Will There Be a Stock Market Correction in 2019?

4 minutes

So with the amazing loan rates most consumers are now enjoying and the longest bull market in the history of the United States, most people have been tuning into fire and brimstone economists suggesting that a financial collapse is only a matter of time. People are citing that volatility in the stock market as a good indication that we are overdue for a correction, and while people like Warren Buffett are some of the most pronounced voices on the coming correction, most people really want to know what the correction is, why the market is so volatile, and what the repercussions would be in the case of a correction.

While it’s highly improbable that anyone truly has a crystal ball to foresee the coming economic landscape, what we do have is a litany of data from life long economic experts to support assumptions and reasoning made in today’s post. So if you’re new to economics, or just a curious type concerned with the market, enjoy the information Financer.com has to share today!

Why is There Such Volatility in the 2018-2019 Stock Market and What Does it All Mean?

This is a good question because of how revealing it is to our current “vital signs” as an economic whole. But to fully grasp the “volatility” one must also understand the fact pattern/data pattern that has emerged from our previous 20 years or so to get a grasp on what deviations of fluctuations we’ve born in the past.

Especially in early 2018, the United States had historic daily corrections that closed out the day to be over 1,000 points lost.  In fact, nearly half of the 20 largest losses that have come to our economy in a single day occurred during 2018, (as of June 2019), which is quite alarming in general, but when looked at critically isn’t anywhere near the volatility our economy has shouldered in the last 20 years.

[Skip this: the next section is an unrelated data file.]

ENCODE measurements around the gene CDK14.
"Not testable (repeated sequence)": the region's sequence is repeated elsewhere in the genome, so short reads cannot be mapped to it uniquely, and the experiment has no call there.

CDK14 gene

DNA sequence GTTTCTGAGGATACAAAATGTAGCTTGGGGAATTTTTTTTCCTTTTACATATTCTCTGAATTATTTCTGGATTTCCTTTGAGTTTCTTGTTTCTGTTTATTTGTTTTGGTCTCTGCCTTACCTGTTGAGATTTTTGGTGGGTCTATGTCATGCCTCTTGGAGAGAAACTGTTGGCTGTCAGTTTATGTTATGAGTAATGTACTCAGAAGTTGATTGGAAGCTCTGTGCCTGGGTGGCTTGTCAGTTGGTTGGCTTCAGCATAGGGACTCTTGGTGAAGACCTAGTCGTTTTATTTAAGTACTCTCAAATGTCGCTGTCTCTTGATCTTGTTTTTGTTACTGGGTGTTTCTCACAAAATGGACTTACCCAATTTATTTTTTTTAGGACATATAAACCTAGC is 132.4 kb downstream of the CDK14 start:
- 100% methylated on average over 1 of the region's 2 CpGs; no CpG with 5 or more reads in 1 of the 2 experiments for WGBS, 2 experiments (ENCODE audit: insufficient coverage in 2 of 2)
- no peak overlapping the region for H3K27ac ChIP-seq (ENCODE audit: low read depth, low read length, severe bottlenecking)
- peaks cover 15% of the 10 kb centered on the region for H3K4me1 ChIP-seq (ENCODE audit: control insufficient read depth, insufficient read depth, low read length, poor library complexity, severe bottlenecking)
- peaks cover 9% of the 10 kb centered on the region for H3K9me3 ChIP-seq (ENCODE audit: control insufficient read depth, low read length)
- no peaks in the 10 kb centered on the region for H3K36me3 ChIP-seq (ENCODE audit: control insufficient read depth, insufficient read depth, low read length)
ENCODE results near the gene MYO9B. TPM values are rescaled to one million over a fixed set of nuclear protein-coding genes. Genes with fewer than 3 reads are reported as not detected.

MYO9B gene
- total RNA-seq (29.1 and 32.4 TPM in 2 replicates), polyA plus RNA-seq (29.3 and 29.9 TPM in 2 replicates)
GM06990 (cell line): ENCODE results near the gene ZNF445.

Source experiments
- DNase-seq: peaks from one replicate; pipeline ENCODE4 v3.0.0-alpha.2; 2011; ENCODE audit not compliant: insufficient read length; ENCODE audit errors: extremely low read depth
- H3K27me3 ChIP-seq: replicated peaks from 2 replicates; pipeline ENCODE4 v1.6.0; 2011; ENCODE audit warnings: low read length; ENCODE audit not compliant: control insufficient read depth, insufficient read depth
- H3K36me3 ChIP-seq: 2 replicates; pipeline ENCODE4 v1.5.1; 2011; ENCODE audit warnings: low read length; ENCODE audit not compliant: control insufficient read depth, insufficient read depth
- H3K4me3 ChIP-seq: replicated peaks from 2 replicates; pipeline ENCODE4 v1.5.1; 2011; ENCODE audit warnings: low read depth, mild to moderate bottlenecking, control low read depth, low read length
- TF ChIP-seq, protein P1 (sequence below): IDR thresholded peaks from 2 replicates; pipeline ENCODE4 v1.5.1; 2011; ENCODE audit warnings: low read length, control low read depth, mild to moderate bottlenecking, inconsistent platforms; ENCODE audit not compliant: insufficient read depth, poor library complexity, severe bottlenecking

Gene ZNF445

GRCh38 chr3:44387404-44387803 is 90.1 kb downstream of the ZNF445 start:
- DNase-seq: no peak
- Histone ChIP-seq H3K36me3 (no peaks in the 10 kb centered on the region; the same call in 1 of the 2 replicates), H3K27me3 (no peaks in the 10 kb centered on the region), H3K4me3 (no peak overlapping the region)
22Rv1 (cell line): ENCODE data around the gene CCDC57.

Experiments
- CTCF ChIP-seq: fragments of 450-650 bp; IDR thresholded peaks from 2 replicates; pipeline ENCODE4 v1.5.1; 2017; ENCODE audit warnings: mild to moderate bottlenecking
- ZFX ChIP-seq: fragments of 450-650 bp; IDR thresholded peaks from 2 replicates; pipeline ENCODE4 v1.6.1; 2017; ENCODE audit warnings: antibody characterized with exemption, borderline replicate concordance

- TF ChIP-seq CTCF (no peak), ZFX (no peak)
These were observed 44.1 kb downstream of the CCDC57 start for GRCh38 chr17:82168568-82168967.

In fact, according to a study conducted at the Schwab Center for Financial Research, the S&P 500 had 2017 as number 20, or dead last, on the list of most volatile years in the last 20 years, and 2018 actually came in as number 10.

So what is actually at the heart of this excitement surrounding the eventual correction in the marketplace?

The excitement has actually been stirred over how wonderful our economy has been in the last 5-6 years or so, it’s like a party that investors don’t want to end.  Investors whom stayed fully invested for 3 years following the market bottom saw a total return of 83% according to Morningstar. (01/1970-12/2017).

So in layman’s terms, there’s just so much money to be made on the market and with loan rates at the lowest they’ve ever been for this country, the United States is having a golden economic window of prosperity that some think may end up fueling large gaps between the middle and lower classes to the wealthy, another concern we will talk about some other time.

So why the volatility then? It’s actually quite simple, the larger the market grows in the United States, the larger swings the economy will naturally take. It really can be boiled down to a simple example, that a toddler will take smaller steps than a grown adult; there are just more grounds to cover with a larger economy.

Should the Growing Market be Cause of Any Panic?